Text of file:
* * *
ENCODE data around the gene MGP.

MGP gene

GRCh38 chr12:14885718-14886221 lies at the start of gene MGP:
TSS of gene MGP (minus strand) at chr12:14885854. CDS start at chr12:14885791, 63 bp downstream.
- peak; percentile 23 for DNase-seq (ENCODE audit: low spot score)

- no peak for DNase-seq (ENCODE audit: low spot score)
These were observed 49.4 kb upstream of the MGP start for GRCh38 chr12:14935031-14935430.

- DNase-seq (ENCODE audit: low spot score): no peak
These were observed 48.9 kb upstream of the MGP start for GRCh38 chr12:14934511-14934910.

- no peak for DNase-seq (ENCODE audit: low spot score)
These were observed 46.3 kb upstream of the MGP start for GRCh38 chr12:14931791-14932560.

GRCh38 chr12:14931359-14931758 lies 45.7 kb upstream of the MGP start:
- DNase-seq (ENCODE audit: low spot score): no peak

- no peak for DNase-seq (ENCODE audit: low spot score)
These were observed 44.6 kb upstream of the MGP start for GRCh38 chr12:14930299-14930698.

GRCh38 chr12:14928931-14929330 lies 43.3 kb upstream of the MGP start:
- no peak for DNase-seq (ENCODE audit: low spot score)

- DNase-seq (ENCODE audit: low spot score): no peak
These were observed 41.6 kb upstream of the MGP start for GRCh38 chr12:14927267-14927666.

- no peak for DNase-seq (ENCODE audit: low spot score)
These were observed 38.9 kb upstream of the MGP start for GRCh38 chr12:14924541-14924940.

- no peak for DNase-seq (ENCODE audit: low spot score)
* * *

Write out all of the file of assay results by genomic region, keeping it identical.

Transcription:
ENCODE data around the gene MGP.

MGP gene

GRCh38 chr12:14885718-14886221 lies at the start of gene MGP:
TSS of gene MGP (minus strand) at chr12:14885854. CDS start at chr12:14885791, 63 bp downstream.
- peak; percentile 23 for DNase-seq (ENCODE audit: low spot score)

- no peak for DNase-seq (ENCODE audit: low spot score)
These were observed 49.4 kb upstream of the MGP start for GRCh38 chr12:14935031-14935430.

- DNase-seq (ENCODE audit: low spot score): no peak
These were observed 48.9 kb upstream of the MGP start for GRCh38 chr12:14934511-14934910.

- no peak for DNase-seq (ENCODE audit: low spot score)
These were observed 46.3 kb upstream of the MGP start for GRCh38 chr12:14931791-14932560.

GRCh38 chr12:14931359-14931758 lies 45.7 kb upstream of the MGP start:
- DNase-seq (ENCODE audit: low spot score): no peak

- no peak for DNase-seq (ENCODE audit: low spot score)
These were observed 44.6 kb upstream of the MGP start for GRCh38 chr12:14930299-14930698.

GRCh38 chr12:14928931-14929330 lies 43.3 kb upstream of the MGP start:
- no peak for DNase-seq (ENCODE audit: low spot score)

- DNase-seq (ENCODE audit: low spot score): no peak
These were observed 41.6 kb upstream of the MGP start for GRCh38 chr12:14927267-14927666.

- no peak for DNase-seq (ENCODE audit: low spot score)
These were observed 38.9 kb upstream of the MGP start for GRCh38 chr12:14924541-14924940.

- no peak for DNase-seq (ENCODE audit: low spot score)